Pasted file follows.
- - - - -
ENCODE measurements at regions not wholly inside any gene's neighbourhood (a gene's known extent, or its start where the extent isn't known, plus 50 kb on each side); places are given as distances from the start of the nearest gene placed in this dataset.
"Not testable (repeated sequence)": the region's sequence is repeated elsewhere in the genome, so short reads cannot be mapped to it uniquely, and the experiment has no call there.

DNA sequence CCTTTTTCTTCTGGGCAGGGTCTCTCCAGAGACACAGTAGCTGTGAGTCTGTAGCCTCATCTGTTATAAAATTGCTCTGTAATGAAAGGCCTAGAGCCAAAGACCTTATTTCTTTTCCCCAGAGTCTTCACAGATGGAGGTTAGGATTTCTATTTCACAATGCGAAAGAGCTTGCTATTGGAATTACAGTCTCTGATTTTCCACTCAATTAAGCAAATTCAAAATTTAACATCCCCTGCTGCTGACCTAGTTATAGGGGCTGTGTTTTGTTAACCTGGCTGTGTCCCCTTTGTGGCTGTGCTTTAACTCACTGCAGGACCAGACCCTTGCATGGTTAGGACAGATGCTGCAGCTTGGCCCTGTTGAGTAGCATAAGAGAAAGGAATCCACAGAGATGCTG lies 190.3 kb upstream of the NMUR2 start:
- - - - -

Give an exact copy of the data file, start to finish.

ENCODE measurements at regions not wholly inside any gene's neighbourhood (a gene's known extent, or its start where the extent isn't known, plus 50 kb on each side); places are given as distances from the start of the nearest gene placed in this dataset.
"Not testable (repeated sequence)": the region's sequence is repeated elsewhere in the genome, so short reads cannot be mapped to it uniquely, and the experiment has no call there.

DNA sequence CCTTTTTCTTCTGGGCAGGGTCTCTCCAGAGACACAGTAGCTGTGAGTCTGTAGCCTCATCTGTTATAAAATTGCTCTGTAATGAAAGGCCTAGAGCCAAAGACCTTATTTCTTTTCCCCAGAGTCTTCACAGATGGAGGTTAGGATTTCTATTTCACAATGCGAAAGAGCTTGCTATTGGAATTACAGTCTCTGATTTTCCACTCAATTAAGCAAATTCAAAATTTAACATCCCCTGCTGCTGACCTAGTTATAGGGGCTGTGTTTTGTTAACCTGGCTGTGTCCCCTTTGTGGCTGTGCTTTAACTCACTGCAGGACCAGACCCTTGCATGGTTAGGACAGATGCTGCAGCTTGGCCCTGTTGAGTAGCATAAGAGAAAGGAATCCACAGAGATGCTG lies 190.3 kb upstream of the NMUR2 start: